Monday, April 19, 2010

Listening Mode : Stina Nordenstam, "This Is"

Stina Nordenstam is not only Swedish, she’s also my favorite female artist ever, and please, please, don’t bug me with your Lady Me-Me, Joanna Nothing, ImoHeap of Shit or, Jeebus forsakes, Björk… we’re talking serious here.

So, who’s Mrs Nordenstam, you ask… Mrs Nordenstam doesn’t do TV, she doesn’t do gigs, she doesn’t video blog and I’m pretty sure she doesn’t twitter.

Every now and then, she releases an album, then disappears again.

What separates Mrs Nordenstam from the vacant lot I’ve just mentioned is that Mrs Nordenstam is, at heart, a songwriter. You know, songwriting, that thing you’re supposed to do BEFORE you start monkeying around with the studio gear. And she writes some of the best songs, music and lyric-wise, I’ve ever heard.

I first encountered her music while idly browsing a record bin some 16 years ago, running across the intriguing cover of her second album. I was intrigued by the pensive, childlike figure of this singer I had never heard about, and even more so, was enthralled by the music, an odd combination of melancholy pop, jazzy moods and this peculiar, high voice.

She then went on to release more lo-fi, electric gems (“Dynamite”, “People are Strange”), and combined all influences in her outstanding 2004 “This Is” album.

The opening track, “Everyone else in the world” is the perfect introduction to Stina Nordenstam’s style : the subdued yet sophisticated arrangement, the intimate, upfront, whispering vocals, the beautiful lyrics and that very European, film d’auteur feeling.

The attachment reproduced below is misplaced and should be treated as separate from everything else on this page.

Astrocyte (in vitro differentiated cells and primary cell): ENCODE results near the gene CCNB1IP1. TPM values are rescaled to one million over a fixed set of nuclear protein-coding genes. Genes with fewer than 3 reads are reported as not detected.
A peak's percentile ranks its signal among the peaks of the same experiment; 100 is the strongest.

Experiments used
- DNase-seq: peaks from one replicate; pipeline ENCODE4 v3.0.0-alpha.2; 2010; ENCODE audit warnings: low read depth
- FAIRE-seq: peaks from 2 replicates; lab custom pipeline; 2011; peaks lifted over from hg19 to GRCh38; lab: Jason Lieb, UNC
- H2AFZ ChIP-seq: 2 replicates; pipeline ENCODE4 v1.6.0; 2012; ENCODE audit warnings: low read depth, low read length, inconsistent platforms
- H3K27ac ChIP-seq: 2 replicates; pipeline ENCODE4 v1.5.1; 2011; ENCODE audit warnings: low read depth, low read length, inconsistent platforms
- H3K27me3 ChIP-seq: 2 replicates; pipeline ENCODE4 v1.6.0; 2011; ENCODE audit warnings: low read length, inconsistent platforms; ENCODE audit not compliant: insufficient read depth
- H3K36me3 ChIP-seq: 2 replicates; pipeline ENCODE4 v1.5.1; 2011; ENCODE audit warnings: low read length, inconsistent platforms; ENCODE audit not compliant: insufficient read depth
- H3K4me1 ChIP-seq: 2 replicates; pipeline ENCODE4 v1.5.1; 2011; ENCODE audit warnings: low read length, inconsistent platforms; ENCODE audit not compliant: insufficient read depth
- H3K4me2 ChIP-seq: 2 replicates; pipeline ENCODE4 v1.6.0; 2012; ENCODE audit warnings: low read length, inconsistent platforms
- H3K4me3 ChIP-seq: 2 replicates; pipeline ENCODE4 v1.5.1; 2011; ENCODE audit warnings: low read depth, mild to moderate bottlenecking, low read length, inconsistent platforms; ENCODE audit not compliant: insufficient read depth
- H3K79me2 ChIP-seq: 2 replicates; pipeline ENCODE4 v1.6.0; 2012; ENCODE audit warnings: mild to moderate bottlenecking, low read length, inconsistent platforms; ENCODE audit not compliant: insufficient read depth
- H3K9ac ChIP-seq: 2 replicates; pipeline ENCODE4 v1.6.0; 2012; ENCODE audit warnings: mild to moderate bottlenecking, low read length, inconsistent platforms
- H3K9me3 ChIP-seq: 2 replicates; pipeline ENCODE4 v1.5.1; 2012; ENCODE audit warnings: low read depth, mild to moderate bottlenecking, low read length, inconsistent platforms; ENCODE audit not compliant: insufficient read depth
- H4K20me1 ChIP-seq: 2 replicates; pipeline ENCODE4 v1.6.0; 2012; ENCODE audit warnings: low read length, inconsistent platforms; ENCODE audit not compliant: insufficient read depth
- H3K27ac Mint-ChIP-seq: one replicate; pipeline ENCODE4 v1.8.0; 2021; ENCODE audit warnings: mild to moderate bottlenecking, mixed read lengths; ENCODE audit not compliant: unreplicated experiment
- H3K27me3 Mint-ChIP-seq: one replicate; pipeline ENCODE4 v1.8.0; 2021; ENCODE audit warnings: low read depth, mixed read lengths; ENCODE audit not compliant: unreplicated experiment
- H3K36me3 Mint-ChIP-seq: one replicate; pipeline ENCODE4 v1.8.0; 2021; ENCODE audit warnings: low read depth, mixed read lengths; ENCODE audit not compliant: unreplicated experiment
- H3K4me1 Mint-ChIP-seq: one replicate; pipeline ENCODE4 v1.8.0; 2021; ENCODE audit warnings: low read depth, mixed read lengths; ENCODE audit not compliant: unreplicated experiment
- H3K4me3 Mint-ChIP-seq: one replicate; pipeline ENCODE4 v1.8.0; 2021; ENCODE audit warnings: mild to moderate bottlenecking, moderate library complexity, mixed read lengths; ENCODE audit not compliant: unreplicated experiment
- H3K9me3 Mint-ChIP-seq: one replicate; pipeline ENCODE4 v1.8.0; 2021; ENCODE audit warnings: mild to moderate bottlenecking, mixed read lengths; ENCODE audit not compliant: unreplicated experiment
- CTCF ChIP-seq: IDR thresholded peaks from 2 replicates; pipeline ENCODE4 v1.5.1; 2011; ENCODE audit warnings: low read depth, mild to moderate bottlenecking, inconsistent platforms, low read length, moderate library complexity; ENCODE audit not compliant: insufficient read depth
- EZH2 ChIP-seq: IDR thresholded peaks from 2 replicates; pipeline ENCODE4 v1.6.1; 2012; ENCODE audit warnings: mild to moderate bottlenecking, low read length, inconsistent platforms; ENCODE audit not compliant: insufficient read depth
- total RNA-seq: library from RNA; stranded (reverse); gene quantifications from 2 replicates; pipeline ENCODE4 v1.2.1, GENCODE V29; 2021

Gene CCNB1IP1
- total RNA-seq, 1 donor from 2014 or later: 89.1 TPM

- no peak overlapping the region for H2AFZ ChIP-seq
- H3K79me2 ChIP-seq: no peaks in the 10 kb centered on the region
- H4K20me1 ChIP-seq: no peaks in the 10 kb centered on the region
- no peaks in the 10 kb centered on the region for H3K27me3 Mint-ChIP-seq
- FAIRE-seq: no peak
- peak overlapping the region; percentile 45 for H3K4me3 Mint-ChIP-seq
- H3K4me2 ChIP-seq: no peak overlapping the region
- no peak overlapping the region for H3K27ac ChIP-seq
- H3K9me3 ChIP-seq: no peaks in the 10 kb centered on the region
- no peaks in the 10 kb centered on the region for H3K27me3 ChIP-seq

There’s something magical about the way Stina Nordenstam dynamically orchestrates her songs. Take “Circus” : it starts with a muffled, treated guitar, and a lone, fragile voice, then suddenly builds up to a eerie chorus, flourishing like a fountain of ice : “I will be what’s left of longing on this earth…”.

The economy of means is remarkable, everything falling into place in a most delicate way. The diffuse melancholy of such “Stations”, “So Lee”, “Sharon and Hope”, and the poignant piano tune “Clothe yourself well for the wind”, is enough beauty to feel mandated to own that record, but then you’ll also find odd poppy diamonds like “Keen Yellow Planet” (in duet with Brett Anderson), “Lori Glory” (Beatlesque upbeat ditty) or “Welcome to Happiness” and its stark mix of filtered guitar and drum machine.

Stina Nordenstam’s last album, “The World is Saved” was released in 2004, and is quite a great one as well, but my all-time favorite, and one you should definitely check out, is this 2001 masterpiece.

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